7 ways to break compulsive quarantine shopping habits

For those prone to impulse buys, the combination of a lockdown and increasing online retail can be dangerous.


Entertainment Desk May 12, 2021
Photo: Dailylife

Contrary to popular belief, shopping has never been easier as retailers now rely on digital marketing to amp sales and consumers, shop online amid the coronavirus pandemic. You can simply log onto your favorite online store, select a few items and checkout. In a day or two, your package will arrive, making you happier and hoppier!

But for those prone to impulse buys, the lockdown combined with the increasing availability of online retail can be a dangerous one, according to Healthline. So as with any addiction, it can be tough to break such a pattern of behaviour. “It’s important to get to the root cause of the addiction, which varies across individuals,” says Chloe Greenbaum, the founder and director of Premier Psychology Group.

Greenbaum mentioned that the root cause can range from emotions of anxiety and stress to feelings of being unfulfilled at work or in your personal relationships. And without professional help, it can be difficult to find the origin of compulsive shopping. However, below are a few practical steps you can take to break the habit.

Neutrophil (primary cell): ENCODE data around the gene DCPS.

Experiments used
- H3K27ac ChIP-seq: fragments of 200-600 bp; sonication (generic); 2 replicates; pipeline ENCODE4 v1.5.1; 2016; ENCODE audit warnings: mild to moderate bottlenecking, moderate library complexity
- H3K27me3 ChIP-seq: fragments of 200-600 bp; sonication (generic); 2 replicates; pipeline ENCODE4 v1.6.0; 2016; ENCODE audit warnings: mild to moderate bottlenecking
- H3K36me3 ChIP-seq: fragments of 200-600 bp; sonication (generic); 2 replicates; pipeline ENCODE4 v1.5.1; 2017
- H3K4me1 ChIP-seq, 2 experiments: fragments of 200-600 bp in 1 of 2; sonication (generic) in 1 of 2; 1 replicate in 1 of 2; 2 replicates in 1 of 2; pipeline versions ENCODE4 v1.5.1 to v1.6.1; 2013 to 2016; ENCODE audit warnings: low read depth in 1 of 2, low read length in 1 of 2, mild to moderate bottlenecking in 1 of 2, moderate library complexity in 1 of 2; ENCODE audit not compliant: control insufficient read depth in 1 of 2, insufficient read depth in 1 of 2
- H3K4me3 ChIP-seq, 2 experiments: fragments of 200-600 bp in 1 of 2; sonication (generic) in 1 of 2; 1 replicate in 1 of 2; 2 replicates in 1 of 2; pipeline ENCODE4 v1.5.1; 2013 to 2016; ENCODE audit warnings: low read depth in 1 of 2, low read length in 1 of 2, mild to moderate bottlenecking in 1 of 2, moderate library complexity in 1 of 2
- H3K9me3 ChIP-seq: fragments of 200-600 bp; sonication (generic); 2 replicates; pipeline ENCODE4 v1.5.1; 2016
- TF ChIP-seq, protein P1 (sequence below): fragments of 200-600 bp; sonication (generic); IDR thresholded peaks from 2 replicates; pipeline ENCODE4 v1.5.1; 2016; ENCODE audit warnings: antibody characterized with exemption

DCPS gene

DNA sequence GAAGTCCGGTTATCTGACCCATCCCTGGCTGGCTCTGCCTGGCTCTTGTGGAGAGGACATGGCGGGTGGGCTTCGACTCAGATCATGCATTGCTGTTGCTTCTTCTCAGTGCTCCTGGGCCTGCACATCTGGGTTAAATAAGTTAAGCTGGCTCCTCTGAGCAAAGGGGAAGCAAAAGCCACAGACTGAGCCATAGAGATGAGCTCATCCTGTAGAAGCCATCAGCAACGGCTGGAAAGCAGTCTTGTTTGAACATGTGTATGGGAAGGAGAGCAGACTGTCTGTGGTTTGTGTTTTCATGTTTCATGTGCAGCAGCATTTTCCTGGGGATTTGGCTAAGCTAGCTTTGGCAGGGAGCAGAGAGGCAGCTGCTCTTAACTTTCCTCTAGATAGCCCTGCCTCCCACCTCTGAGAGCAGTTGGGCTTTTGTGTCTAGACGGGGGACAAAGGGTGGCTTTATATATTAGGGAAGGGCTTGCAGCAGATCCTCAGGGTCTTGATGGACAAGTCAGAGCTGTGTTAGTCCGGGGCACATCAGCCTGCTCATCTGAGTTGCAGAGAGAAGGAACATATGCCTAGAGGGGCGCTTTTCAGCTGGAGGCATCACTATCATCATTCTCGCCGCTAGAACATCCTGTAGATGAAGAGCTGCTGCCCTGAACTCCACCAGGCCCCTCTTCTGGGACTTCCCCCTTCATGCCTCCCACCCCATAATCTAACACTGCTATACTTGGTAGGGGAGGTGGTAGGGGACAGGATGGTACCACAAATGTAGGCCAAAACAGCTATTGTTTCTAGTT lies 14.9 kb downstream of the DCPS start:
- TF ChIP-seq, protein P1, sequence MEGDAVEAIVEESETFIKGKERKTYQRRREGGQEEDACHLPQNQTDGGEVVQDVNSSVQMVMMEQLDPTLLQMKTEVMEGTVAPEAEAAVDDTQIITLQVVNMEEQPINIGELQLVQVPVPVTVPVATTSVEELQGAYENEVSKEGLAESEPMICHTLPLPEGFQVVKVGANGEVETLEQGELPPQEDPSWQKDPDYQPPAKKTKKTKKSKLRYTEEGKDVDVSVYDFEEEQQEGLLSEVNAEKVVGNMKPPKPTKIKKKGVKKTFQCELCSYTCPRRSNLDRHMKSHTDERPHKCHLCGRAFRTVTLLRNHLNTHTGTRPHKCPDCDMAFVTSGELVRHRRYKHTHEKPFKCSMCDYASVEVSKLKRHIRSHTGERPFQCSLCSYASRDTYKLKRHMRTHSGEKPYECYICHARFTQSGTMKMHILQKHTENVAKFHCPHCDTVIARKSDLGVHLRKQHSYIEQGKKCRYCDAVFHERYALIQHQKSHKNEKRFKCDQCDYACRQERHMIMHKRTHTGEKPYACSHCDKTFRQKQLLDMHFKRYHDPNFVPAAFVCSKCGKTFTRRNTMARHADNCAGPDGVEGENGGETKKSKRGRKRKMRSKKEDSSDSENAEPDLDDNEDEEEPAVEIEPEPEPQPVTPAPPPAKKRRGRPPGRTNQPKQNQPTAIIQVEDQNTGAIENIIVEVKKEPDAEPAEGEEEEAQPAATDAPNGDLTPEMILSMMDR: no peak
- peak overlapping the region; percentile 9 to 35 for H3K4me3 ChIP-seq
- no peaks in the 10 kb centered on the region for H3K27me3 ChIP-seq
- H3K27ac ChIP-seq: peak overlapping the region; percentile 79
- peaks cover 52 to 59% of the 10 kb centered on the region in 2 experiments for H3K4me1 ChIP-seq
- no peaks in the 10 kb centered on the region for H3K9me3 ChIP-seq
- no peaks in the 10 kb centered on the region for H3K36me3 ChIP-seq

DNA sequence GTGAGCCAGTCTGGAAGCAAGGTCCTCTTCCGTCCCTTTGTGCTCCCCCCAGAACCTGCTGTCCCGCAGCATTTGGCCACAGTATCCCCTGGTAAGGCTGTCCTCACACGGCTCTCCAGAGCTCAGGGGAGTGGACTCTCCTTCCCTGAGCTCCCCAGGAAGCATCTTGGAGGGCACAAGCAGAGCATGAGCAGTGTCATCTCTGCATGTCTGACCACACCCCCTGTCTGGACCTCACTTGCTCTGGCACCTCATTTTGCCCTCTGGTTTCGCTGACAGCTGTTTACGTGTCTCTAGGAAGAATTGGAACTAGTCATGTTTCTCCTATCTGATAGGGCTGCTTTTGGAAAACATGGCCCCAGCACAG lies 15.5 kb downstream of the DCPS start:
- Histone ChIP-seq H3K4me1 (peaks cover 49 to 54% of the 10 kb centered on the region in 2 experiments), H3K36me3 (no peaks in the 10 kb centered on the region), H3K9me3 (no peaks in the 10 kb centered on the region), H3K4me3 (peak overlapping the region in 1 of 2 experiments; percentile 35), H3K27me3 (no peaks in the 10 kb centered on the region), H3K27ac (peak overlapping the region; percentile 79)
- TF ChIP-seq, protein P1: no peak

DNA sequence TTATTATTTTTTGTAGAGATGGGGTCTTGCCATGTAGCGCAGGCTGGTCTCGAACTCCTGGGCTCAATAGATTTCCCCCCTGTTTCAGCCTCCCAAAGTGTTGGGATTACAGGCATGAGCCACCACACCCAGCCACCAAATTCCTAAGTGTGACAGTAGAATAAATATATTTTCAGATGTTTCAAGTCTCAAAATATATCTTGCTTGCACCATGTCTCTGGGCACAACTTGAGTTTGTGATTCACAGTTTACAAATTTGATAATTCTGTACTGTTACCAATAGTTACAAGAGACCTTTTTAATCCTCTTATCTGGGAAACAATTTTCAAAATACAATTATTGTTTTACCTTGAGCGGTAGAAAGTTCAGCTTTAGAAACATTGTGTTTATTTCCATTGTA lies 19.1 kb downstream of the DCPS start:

1. Find dopamine offline

Find a constructive activity that gets you excited and does not require you to go online. Pour your energy into board games, ring people you love or listen to more music. If you must go online, watch a movie, but whatever you do, don’t add to cart!

2. Develop a checklist

When shopping, ask yourself: Do I really need this? Do I already have something similar? Why am I making this purchase?

3. Unsubscribe online retailers

If you think you’re being watched, you’re right. And if you think your thoughts are playing onscreen, you are most certainly right too. Email marketing is designed to hit people at the exact moment they’re most tempted to shop. Remove triggers by blocking emails and ads.

4. Change relationship with electronics

Learn to put your phone away. Simply being on a phone or computer can be the first trigger to online shopping. “Take a step back from electronics usage,” Drew Pate, the chief of psychiatry at LifeBridge Health says.

5. Keep track of your spending

Keeping a meticulous record of your spending can help break a shopping habit, according to Greenbaum. After all, there’s a reason why most of us hate to receive ATM receipts or check our current bank amount online.

6. Set clear limits

Instead of going cold turkey, set a budget for your shopping. This way, you can begin to separate what you want from what you need.

7. Wait a few days

Instead of purchasing back-to-back, give yourself three days or a week before hitting checkout. Keeping items in your online shopping cart for a longer period of time helps you realise whether the purchase is a compulsive or a necessary one.

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